Visit to Sunnyville and Other Fiction

What’s this book about?

Visit to Sunnyville is a novella, about a strange object that lands on a retirement community’s golf course.  The world outside Sunnyville is agog at the landing, but for the local residents, it’s just a huge annoyance.  The novella, somewhat tongue-in-cheek, shows how the residents react vs. the rest of the world.

What’s the “Other Fiction”?

Nine short stories, including two that were finalists in the Florida Writers Association annual short story awards.  Each has a twist or unexpected ending.  I’ve also included the first three chapters of six published novels: three of historical fiction about the Civil War (one of which is an alternative outcome novel), two of  contemporary fiction, and one a middle-grade fiction.  The last one, The Boy Who Dreamed Mount Everest, won 2nd place in the 2016 FWA awards for unpublished manuscript.

Six novel excerpts?  Isn’t that just advertising your other books?

It’s really a way to let readers of Sunnyville sample what else I’ve written that may interest them.  To be fair, I’ve priced the Sunnyville Kindle version ($0.99) and the Sunnyville print book ($9.99) commensurate with what it would be for just the novella and nine short stories.  I consider the novel excerpts as extra material thrown in to the package.

Do you live in Sunnyville?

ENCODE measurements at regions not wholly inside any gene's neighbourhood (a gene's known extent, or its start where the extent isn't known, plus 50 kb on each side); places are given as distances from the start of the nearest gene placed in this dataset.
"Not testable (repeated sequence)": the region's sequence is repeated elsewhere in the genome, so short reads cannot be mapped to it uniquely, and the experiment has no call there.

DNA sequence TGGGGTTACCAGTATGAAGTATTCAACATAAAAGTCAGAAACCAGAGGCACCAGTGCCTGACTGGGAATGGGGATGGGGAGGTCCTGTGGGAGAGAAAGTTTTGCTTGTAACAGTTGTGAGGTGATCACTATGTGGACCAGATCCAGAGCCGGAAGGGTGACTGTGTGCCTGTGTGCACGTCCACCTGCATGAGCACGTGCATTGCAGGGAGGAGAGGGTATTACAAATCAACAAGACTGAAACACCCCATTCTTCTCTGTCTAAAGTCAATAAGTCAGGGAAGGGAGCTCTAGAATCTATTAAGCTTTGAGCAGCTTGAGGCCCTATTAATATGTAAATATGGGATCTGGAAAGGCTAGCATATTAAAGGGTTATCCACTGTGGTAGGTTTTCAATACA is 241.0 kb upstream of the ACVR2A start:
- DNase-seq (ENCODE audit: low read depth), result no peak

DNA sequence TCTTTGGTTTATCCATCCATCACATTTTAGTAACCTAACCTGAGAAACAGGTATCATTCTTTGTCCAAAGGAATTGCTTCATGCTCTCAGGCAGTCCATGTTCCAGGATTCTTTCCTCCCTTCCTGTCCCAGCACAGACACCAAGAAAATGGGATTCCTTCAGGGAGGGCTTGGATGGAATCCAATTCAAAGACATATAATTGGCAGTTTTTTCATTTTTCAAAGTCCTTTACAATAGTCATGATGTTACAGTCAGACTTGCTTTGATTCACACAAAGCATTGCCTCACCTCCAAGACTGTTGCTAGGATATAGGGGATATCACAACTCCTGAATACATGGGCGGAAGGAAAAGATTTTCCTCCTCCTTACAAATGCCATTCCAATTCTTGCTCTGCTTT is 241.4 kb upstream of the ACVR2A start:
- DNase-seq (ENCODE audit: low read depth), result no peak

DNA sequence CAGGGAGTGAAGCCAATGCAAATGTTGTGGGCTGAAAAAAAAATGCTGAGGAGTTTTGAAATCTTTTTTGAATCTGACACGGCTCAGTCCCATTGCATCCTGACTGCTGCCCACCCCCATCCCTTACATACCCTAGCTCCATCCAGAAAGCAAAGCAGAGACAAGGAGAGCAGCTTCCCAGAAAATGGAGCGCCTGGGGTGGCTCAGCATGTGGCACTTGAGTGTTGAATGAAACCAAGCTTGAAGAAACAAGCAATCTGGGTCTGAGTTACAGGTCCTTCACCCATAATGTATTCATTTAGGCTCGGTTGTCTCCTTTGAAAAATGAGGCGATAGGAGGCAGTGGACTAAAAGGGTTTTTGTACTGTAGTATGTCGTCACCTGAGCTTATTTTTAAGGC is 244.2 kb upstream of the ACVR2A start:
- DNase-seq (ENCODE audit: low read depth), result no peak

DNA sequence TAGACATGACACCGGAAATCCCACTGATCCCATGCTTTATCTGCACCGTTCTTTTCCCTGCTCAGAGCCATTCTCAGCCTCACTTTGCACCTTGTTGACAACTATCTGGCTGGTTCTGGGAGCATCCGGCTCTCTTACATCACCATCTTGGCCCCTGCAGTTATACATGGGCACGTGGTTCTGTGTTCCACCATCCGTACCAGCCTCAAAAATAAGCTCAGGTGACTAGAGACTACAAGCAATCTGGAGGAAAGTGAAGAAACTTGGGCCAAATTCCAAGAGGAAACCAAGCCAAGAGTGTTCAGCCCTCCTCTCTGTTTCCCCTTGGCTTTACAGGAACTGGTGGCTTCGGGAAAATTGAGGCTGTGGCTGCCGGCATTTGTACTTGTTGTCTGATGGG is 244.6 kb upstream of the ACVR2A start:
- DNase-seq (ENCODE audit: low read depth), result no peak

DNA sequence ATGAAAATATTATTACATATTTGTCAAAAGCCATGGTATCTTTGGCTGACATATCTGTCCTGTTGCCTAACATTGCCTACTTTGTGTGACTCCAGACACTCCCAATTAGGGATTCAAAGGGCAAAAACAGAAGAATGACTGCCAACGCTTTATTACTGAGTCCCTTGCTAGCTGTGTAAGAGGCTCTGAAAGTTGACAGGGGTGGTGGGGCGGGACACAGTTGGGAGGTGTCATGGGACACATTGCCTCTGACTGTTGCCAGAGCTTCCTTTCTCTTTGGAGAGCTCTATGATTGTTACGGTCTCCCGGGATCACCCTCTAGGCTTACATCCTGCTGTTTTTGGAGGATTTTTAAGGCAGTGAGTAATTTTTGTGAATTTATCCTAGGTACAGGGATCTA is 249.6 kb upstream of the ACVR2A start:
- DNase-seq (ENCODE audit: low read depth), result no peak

I live in The Villages, Florida, which has an uncanny resemblance to Sunnyville.  However, all the characters are fictional.

What did you do before retirement?

I was a pulmonary medicine physician in Cleveland.

Does any of your fiction involve what you learned as a doctor?

Before retiring I wrote several non-fiction medical books, some for doctors and some for a general audience.  As for fiction, my novel Consenting Adults Only is about a young Las Vegas Emergency Medicine  physician who gets into some troubles in sin city.  The Wall:  Chronicle of a Scuba Trial, presents medical information to explain a young scuba diver’s death off Grand Cayman Island.  And several of the short stories include brief medical scenes.  Most of my fiction, though, is not involved with medical themes.

What is your favorite short story in the book?

I don’t have a favorite.  But if you are a writer, then the one story you must read above all others is “The Critique Club.”

Which of your novels do you most recommend?

They cover 4 different genres:  Civil War historical fiction; Civil War alternative history; Contemporary fiction, and middle-grade fiction.  I like them all, but I think the three with broadest appeal are: Liberty Street:  A Novel of Late Civil War Savannah (historical fiction); Consenting Adults Only (contemporary fiction); and The Boy Who Dreamed Mount Everest (middle-grade fiction).

Thank you!